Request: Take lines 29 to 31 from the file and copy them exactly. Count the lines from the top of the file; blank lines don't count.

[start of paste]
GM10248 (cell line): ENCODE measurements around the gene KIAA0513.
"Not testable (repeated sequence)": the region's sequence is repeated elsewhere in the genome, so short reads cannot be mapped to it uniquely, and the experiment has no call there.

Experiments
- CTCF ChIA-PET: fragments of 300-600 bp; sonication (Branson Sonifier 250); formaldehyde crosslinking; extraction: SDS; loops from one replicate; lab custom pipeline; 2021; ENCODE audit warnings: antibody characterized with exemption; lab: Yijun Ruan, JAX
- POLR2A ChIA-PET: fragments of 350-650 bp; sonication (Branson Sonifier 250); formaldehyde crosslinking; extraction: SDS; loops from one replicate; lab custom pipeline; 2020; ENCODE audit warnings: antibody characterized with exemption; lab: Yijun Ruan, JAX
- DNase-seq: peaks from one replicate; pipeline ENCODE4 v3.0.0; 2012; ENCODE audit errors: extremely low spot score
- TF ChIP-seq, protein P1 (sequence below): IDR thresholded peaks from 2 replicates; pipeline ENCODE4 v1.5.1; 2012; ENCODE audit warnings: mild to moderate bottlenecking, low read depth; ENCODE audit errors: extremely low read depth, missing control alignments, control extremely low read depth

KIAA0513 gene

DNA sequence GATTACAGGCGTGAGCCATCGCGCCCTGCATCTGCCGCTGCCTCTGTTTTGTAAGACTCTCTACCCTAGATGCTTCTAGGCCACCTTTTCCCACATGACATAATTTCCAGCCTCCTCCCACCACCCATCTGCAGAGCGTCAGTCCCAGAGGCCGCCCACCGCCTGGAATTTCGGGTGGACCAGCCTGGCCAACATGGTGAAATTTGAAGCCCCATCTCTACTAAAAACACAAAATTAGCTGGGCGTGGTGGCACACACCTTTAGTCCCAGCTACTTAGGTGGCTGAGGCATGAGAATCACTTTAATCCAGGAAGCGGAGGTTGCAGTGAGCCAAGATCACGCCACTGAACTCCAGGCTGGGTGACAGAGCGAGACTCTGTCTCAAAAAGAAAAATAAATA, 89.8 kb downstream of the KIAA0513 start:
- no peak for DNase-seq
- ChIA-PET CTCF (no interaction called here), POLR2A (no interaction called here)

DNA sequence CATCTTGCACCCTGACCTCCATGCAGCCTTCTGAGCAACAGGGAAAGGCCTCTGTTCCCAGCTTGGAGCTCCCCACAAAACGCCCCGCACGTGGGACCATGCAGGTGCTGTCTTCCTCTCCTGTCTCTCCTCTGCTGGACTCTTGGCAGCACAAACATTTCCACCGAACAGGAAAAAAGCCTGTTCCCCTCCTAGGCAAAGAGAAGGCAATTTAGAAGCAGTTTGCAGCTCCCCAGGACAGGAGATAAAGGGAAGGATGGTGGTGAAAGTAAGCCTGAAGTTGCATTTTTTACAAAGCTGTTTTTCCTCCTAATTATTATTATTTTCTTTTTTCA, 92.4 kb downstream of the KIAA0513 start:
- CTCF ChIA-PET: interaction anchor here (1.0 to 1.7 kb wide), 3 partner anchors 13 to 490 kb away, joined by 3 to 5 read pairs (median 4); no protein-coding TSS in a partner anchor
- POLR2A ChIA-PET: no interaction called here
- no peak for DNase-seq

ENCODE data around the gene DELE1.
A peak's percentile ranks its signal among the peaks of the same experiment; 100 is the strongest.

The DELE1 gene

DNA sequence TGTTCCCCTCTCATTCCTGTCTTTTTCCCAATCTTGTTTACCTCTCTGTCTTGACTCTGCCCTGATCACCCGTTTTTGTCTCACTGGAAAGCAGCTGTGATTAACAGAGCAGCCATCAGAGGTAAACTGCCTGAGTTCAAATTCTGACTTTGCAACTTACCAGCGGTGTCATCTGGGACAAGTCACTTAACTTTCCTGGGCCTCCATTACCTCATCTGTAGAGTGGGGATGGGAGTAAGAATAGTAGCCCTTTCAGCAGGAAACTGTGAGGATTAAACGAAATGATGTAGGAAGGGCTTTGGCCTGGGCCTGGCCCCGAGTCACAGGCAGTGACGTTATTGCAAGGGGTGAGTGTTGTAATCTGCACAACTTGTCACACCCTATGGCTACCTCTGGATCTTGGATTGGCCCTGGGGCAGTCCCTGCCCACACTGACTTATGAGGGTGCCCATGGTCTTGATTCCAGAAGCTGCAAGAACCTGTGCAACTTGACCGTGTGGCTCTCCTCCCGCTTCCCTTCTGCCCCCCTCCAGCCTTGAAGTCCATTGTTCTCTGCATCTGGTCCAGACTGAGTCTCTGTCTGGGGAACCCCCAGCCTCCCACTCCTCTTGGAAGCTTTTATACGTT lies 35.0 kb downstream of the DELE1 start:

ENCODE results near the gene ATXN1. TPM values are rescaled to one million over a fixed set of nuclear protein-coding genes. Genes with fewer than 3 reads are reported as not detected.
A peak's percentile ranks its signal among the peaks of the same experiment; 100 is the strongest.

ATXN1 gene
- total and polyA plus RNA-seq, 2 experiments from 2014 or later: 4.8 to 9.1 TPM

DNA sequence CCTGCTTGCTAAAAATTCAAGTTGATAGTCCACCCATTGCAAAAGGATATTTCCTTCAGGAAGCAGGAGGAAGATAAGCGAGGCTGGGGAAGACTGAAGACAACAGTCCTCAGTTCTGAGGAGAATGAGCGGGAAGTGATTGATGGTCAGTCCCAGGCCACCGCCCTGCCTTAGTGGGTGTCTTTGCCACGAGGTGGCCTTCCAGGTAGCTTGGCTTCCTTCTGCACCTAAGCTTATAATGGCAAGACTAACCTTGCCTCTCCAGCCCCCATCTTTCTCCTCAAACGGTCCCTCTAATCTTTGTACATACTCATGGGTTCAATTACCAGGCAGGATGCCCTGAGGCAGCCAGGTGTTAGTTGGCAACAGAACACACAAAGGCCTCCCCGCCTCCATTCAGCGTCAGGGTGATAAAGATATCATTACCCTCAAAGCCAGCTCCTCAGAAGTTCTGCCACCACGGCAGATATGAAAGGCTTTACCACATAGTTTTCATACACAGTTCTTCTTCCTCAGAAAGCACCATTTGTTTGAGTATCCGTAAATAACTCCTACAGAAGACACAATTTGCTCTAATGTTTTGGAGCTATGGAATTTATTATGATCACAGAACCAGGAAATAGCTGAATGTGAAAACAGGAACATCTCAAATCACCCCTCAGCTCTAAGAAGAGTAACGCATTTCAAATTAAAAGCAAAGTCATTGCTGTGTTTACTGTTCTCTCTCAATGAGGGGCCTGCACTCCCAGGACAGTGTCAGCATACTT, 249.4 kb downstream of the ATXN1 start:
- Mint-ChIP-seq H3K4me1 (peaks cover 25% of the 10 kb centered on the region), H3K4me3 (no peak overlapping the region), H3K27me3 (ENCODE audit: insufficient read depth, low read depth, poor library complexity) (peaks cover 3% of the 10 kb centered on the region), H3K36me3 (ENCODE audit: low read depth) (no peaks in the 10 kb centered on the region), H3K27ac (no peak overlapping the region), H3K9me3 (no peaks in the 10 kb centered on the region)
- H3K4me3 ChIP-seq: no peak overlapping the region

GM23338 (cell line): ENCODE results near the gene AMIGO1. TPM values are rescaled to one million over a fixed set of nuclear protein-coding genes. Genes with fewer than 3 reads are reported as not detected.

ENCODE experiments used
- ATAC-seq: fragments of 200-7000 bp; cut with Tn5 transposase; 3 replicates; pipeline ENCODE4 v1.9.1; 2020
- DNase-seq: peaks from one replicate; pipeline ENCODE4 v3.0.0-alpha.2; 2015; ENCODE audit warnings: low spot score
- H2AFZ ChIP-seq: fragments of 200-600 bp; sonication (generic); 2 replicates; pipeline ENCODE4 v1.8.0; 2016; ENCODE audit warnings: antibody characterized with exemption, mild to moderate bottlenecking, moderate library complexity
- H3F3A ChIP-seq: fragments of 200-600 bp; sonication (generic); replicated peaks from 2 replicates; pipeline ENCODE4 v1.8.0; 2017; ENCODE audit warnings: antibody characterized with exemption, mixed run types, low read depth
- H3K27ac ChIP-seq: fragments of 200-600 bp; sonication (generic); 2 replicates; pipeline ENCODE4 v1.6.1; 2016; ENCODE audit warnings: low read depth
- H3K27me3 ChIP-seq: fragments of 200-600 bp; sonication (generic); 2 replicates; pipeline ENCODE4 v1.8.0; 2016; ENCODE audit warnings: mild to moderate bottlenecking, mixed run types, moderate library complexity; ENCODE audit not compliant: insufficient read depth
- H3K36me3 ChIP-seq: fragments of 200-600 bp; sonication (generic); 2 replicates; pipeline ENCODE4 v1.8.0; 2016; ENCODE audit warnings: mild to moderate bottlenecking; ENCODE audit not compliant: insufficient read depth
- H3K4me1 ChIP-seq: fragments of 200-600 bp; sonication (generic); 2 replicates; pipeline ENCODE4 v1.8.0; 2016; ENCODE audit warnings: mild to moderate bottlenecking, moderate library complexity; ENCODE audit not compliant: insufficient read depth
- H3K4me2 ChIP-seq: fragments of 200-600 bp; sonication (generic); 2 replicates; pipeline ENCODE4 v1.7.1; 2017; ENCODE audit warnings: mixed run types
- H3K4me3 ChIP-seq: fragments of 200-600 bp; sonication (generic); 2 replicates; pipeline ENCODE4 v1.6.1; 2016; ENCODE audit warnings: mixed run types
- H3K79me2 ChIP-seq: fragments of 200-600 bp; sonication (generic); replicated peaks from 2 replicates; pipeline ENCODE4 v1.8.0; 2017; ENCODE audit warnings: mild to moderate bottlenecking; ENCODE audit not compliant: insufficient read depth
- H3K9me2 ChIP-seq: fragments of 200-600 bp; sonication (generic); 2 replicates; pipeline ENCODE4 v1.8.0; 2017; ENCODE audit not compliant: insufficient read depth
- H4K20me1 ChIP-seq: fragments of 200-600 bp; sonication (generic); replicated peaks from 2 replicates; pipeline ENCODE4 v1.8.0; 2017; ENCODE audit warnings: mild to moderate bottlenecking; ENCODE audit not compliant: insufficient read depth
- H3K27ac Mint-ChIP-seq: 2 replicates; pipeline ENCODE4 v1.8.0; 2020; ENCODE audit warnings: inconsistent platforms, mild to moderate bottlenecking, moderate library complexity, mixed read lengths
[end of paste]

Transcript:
- ATAC-seq: fragments of 200-7000 bp; cut with Tn5 transposase; 3 replicates; pipeline ENCODE4 v1.9.1; 2020
- DNase-seq: peaks from one replicate; pipeline ENCODE4 v3.0.0-alpha.2; 2015; ENCODE audit warnings: low spot score
- H2AFZ ChIP-seq: fragments of 200-600 bp; sonication (generic); 2 replicates; pipeline ENCODE4 v1.8.0; 2016; ENCODE audit warnings: antibody characterized with exemption, mild to moderate bottlenecking, moderate library complexity